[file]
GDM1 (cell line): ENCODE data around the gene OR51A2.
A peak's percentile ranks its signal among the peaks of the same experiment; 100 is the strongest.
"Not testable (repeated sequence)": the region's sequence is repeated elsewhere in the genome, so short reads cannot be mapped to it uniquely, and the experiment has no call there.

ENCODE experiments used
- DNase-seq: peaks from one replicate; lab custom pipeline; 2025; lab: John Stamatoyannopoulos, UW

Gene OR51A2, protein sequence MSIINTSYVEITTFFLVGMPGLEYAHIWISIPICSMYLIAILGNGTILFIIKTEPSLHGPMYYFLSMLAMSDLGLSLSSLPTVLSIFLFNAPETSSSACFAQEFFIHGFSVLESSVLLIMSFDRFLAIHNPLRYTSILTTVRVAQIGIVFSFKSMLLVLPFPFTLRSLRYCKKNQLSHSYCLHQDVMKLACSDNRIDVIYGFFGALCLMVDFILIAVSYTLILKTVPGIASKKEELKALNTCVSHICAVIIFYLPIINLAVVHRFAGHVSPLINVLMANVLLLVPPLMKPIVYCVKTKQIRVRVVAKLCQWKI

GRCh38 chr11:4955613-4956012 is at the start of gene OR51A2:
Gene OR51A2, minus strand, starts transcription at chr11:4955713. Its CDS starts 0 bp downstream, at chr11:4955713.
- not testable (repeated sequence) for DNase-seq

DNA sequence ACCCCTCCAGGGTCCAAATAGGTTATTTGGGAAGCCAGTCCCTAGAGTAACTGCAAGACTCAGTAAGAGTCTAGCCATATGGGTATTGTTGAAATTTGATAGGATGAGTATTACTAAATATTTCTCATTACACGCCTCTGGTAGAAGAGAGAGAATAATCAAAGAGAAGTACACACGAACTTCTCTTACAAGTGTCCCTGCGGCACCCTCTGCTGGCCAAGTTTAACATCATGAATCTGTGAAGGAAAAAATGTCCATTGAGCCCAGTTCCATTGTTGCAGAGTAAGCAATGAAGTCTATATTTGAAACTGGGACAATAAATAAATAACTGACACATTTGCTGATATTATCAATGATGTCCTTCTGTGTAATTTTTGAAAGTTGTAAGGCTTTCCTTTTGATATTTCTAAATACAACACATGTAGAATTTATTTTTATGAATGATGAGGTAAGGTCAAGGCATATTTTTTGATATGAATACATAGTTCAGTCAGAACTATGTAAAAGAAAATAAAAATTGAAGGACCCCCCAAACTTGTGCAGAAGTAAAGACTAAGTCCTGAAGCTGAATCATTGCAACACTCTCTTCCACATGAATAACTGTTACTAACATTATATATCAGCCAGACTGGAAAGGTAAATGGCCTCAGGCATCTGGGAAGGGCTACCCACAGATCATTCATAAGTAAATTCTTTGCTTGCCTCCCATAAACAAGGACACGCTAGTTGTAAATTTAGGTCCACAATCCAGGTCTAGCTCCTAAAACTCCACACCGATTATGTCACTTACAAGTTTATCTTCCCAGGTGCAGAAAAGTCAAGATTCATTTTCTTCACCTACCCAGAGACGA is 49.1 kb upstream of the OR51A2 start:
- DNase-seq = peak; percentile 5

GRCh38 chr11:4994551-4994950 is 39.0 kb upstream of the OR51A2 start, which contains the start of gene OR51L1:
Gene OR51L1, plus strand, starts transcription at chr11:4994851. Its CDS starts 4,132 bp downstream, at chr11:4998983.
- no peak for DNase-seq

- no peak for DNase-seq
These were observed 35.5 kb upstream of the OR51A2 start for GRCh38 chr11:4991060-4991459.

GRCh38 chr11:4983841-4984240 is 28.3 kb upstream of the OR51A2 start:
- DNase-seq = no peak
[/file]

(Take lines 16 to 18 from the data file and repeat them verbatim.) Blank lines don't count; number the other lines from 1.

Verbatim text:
These were observed 35.5 kb upstream of the OR51A2 start for GRCh38 chr11:4991060-4991459.

GRCh38 chr11:4983841-4984240 is 28.3 kb upstream of the OR51A2 start:
- DNase-seq = no peak